MITRE Experimentation Lab Gives Wings to Aviation Technology Research

March 2012
Topics: Aeronautics, Air Traffic Management, Improving National Airspace System Performance
The FAA can't shut down the National Airspace System to test new technology.
aviation lab

The Federal Aviation Administration can't shut down the National Airspace System (NAS) to test new technology. But on the fourth floor of a MITRE building in McLean, Va., aviation industry and federal government representatives get the next best thing: a way to see how new technology performs without calling air traffic to a halt. The same facility is also helping multiple agencies work out the details for integrating unmanned aircraft systems into civil airspace.

Welcome to the MITRE Aviation IDEA Lab. IDEA stands for "Integrated Demonstration and Experimentation for Aeronautics," and it's the latest capability in the company's effort to help the FAA manage the nation's ever-growing air traffic load. In the versatile IDEA space, workstations can be arranged one day to make experimenters feel like they're in air traffic controller areas. The next day, if government officials need to see how a change in the control tower might affect airport airspace operations, that same space can "become" a terminal control station. All it takes is a few switches of equipment and some reconfiguration of the software.

"There really is no better way to get the operational community to accept fundamental changes than to actually try them out," says Tony Chambliss, a program manager in the Center for Advanced Aviation System Development (CAASD), the federally funded research and development center MITRE operates for the Federal Aviation Administration. "We have an environment that makes it easier to get people to come in and get immersed in their roles, as opposed to feeling like they're in a lab."

An Evolution in Aviation Simulation

MITRE's Air Traffic Management Lab, which opened in 2001 and was the forerunner to the IDEA facility, had much of the same equipment and ran a number of experiments designed to make flying better and safer. But the IDEA Lab has a tower simulator, which the old facility didn't have, as well as two new cockpit simulators. It can simulate a wider range of air transportation functions. And it can do so in a single facility that allows those who will implement the Next Generation Air Transportation System (NextGen) to see how changing certain parts of the system will affect the whole.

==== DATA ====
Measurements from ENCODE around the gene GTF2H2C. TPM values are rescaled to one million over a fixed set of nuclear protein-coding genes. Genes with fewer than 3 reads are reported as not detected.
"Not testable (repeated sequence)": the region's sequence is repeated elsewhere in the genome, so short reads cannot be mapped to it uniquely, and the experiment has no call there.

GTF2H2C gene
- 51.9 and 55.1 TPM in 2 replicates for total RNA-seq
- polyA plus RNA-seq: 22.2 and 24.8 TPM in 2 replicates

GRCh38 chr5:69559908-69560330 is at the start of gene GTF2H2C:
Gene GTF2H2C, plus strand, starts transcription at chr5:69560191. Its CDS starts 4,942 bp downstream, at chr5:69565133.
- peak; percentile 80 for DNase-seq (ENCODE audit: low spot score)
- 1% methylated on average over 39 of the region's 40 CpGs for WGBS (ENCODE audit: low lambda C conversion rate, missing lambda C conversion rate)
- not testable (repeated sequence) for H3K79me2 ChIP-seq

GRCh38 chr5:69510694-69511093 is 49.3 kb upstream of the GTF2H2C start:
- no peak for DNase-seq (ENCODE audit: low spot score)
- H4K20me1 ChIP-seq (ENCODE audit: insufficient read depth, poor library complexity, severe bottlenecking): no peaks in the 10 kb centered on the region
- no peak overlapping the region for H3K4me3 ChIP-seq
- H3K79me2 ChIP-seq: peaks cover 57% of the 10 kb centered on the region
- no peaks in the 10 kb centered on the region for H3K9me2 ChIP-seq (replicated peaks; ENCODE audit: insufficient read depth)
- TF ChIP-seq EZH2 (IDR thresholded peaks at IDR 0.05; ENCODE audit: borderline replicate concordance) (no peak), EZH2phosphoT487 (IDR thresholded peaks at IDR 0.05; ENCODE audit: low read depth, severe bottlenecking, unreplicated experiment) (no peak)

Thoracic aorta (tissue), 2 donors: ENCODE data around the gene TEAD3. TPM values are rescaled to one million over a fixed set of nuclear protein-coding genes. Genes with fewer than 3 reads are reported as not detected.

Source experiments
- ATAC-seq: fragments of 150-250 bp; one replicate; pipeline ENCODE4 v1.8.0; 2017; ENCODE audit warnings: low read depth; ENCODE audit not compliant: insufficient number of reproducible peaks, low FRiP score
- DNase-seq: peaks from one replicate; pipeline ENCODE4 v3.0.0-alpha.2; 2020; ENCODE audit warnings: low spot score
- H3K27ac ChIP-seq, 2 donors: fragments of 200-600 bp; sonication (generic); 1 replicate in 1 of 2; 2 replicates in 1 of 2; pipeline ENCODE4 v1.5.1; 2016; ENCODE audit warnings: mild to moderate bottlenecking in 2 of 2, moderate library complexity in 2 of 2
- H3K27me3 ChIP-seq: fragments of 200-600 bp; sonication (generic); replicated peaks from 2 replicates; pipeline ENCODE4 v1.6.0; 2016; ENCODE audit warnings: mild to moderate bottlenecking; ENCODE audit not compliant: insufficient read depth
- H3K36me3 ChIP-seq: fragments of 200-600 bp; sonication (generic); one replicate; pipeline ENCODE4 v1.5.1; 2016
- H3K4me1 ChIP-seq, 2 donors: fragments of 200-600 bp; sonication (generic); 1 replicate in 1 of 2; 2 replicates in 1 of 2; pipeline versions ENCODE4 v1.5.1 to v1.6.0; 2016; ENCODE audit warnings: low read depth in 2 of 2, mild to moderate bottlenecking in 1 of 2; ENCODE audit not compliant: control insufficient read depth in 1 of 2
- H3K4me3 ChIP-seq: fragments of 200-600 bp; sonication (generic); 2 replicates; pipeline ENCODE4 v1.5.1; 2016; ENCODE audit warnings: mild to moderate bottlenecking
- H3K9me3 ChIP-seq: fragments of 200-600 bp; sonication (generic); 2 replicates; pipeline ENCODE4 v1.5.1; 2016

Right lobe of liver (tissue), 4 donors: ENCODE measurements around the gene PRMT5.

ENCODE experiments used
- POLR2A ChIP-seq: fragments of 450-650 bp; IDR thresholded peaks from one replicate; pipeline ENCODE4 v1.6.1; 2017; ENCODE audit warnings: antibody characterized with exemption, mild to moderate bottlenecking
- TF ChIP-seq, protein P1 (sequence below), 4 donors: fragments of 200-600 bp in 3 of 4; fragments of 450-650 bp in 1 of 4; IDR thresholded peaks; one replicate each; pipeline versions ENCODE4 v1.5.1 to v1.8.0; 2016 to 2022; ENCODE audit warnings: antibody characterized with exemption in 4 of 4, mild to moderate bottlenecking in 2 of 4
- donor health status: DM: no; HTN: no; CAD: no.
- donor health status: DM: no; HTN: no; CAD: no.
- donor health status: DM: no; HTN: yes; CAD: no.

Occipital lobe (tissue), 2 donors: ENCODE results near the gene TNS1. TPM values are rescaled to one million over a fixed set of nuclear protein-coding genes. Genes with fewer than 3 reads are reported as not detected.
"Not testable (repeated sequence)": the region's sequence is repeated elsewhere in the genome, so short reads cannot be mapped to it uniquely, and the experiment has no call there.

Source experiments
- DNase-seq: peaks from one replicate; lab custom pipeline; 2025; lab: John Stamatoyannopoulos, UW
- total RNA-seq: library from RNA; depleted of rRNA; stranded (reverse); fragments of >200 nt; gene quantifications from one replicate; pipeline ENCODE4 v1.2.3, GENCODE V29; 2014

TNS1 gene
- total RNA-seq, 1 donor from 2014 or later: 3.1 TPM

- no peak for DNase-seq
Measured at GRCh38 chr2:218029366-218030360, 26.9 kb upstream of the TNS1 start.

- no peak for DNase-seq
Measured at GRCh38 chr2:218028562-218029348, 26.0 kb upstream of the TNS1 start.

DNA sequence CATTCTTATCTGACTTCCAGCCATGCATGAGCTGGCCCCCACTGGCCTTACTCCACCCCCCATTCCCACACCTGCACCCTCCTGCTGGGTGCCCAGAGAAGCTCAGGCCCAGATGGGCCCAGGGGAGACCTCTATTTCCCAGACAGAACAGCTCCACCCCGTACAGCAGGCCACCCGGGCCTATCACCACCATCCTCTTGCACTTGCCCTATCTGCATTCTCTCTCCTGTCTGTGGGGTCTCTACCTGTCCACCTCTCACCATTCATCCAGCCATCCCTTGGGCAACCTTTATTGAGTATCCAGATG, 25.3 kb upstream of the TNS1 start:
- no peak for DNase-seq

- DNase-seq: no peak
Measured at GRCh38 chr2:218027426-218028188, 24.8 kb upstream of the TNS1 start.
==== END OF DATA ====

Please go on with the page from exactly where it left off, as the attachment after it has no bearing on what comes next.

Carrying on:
"The National Airspace System is continually evolving, and we have to evolve with it," says Chris DeSenti, an associate program manager. "Actually, we should be evolving ahead of it."

Staying ahead of the curve has become even more important since the advent of NextGen, which is the FAA's plan to modernize the NAS to better handle continuing growth in air traffic while keeping the planes flying safely and on time. NextGen rests largely on replacing older, ground-based technology with newer, satellite-based systems. The need for more testing of the technology and associated new procedures (and tying them all together so they will work as one integrated system) drove the upgrade that led to the IDEA Lab.

"The demand for experiments and demonstrations was increasing, and we noted that we were not using the existing lab space as effectively as we could," says Urmila Hiremath, director of NextGen Integration. "We wanted to provide software designers and engineers with an atmosphere that's more conducive to designing new systems and procedures. We also wanted to create more of a real-world experience for controllers and pilots participating in these evaluations."